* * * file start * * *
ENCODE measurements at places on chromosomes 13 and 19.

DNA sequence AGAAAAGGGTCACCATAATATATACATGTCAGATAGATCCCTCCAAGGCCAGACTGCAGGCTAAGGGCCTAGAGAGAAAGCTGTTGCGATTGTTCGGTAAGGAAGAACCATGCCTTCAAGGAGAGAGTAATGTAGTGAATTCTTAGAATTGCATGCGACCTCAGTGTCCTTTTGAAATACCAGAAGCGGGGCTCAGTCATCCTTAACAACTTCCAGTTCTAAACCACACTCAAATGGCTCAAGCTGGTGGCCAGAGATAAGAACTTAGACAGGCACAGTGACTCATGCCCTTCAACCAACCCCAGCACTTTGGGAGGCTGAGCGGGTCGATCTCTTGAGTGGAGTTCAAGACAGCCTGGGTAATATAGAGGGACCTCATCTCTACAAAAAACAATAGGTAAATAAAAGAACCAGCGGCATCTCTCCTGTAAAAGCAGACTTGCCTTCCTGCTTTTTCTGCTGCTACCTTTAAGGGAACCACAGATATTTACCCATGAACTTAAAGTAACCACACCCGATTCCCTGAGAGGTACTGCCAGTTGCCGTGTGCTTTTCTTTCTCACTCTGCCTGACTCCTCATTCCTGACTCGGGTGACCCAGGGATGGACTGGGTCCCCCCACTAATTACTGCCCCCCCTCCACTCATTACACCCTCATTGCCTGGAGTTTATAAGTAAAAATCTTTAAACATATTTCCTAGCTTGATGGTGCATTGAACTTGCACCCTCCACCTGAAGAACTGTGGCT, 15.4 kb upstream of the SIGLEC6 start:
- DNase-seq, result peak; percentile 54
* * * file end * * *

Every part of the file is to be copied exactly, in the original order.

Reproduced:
ENCODE measurements at places on chromosomes 13 and 19.

DNA sequence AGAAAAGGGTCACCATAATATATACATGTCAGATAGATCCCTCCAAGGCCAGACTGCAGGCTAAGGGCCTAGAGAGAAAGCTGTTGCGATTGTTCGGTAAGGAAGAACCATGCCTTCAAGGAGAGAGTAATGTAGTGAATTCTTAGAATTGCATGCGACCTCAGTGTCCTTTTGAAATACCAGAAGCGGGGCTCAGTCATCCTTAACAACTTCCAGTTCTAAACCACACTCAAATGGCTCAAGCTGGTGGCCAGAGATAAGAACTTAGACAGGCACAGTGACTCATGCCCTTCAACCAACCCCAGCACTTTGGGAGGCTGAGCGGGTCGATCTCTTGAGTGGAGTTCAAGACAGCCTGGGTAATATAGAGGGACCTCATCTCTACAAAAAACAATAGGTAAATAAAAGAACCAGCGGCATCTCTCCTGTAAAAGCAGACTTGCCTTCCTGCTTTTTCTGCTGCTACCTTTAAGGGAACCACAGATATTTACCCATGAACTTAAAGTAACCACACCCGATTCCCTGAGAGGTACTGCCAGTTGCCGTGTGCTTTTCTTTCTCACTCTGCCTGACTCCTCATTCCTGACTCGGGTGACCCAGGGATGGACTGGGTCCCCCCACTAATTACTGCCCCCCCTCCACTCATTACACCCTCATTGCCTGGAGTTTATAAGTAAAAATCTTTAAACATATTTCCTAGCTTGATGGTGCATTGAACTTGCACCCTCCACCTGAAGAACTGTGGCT, 15.4 kb upstream of the SIGLEC6 start:
- DNase-seq, result peak; percentile 54